First things first
Thankfully when it comes to jobs and career development, we don't have to worry about wondering what came first -- the chicken or the egg. With job hunts, the first thing you want to deal with also happens to be the traditional first wedding anniversary gift -- paper.
If you find that you are stumbling in your job search, newly at the crossroads of searching for a job, or need to recharge your career change efforts, focus on step one: your documents. Make sure you have all the pieces of paper ready to go, because you will need them:
Resume or CV. You have to have this for the vast majority of jobs you will apply for, and you don't want to run into a situation where someone says "send me your resume" and you don't get it to them for days. If they ask, you need to be able to send it over immediately. I won't go into a ton of details, because there is a lot of help out there on the internet, but you want this to look sleek, have no typos, and show that you know how to use Microsoft Office well. I have eliminated people from consideration as a hiring manager who stated that they were skilled with Microsoft Office or had a great attention to detail and yet their documents reflected the exact opposite.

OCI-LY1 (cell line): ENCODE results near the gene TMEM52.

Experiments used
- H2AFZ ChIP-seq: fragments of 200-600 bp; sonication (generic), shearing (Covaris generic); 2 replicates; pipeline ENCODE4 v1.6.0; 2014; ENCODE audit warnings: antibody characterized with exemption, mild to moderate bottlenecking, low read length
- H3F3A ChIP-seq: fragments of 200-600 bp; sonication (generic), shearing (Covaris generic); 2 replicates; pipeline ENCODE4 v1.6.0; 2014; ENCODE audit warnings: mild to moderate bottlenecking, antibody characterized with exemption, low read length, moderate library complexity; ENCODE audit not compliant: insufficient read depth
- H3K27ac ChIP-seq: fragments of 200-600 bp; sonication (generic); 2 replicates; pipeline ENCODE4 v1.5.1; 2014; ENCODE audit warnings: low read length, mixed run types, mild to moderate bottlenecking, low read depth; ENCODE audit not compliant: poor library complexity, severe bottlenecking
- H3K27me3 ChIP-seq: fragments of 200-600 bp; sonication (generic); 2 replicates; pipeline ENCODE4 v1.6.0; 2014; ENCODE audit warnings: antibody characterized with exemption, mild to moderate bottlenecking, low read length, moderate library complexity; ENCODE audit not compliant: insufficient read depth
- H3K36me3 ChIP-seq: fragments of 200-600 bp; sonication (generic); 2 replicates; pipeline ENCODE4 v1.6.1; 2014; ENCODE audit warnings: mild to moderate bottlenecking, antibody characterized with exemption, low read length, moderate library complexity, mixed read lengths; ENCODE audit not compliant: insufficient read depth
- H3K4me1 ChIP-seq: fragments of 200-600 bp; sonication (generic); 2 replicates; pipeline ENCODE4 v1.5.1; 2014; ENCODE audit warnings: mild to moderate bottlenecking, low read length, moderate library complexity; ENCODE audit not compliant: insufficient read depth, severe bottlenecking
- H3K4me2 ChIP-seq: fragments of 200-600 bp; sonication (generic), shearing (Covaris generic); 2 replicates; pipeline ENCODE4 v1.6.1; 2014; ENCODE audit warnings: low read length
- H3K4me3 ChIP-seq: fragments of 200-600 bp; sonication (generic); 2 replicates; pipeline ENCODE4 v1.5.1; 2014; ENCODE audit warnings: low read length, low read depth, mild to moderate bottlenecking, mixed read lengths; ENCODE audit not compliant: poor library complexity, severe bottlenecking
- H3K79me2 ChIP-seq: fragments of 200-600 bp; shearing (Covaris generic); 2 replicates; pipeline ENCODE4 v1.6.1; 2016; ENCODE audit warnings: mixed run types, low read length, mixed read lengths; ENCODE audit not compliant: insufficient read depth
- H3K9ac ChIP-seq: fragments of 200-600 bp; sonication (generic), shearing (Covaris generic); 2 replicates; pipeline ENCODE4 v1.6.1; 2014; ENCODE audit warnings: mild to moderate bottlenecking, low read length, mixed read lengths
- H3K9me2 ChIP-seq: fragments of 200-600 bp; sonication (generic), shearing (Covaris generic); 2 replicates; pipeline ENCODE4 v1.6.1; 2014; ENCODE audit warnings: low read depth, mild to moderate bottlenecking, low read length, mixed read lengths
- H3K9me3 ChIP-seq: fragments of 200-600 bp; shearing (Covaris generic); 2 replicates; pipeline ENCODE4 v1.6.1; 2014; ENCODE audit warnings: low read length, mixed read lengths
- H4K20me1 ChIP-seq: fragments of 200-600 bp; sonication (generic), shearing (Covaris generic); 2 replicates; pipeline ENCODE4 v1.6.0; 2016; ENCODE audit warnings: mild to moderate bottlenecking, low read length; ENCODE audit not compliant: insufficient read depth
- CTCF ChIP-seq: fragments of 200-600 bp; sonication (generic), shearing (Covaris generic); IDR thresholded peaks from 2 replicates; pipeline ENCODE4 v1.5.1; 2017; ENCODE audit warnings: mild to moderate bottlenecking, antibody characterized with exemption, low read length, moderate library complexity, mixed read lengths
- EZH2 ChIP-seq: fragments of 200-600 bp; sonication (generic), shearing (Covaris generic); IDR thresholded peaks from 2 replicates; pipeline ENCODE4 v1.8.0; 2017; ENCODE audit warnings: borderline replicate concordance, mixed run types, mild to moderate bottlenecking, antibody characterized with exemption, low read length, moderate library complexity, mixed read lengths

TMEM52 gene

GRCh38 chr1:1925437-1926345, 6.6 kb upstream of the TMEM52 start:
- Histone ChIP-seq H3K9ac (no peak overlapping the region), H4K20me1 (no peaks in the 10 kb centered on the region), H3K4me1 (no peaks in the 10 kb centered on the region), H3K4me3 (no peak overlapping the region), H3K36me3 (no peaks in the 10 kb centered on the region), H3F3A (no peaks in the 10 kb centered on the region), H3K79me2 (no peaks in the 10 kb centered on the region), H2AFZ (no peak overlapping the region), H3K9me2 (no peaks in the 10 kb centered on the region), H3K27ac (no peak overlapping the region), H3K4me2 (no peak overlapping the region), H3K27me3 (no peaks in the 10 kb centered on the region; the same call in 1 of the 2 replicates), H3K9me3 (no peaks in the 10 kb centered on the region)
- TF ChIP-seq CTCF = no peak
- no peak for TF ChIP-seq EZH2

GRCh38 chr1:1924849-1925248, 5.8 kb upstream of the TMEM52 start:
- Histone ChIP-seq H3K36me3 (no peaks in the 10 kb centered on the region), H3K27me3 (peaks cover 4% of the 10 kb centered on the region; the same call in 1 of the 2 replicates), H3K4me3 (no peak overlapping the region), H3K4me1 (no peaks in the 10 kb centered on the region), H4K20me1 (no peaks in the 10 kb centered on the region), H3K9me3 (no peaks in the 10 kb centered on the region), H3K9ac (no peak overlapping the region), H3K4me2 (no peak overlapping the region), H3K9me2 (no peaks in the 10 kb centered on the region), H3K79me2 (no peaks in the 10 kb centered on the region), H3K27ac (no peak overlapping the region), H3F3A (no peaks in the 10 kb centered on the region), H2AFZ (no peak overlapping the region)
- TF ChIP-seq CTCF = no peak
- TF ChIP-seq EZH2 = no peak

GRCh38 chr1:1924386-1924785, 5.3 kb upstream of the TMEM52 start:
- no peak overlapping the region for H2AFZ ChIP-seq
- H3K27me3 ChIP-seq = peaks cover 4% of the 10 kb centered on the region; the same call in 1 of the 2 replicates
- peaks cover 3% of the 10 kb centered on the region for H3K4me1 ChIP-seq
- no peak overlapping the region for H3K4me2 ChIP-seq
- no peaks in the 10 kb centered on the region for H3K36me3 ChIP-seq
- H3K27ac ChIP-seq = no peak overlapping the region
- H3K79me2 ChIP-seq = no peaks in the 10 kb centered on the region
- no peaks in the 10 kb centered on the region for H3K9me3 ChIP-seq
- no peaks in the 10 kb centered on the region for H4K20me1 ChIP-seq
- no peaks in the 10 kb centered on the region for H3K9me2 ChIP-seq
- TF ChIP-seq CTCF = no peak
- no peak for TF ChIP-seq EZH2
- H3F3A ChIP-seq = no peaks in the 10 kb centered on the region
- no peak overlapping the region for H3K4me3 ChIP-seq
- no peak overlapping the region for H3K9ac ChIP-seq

References. These should be in their own list (not in your resume), these should be people whose contact information you already have and have correctly listed and who know they are listed as your references -- people don't like to be surprised with this, and as a reference checker I have had a few people who were surprised to be listed say negative things. Check with the people you are listing!
Cover Letter. I have discussed this a bit in another post, as well as in my recently published book, but you do need a cover letter, it needs to look like a real letter, ideally it is specialized to each employer/position, and it should focus on the employer's needs, not your personal career likes or goals. Don't rehash your experience -- they have a copy of your resume for that. This is the one where people freeze up the most, but you don't have to. If you are really stumped, think of two to four skills or qualities that you have that the employer seems to need and explain why you have those qualities and how you can be a good addition to their team with those qualities.
These are the things you need to have ready to go when you are heading out on that career search, and if you aren't getting any responses, this is where you want to come back to and examine if they are really reflecting the career transition you want to make and the skills you are trying to highlight.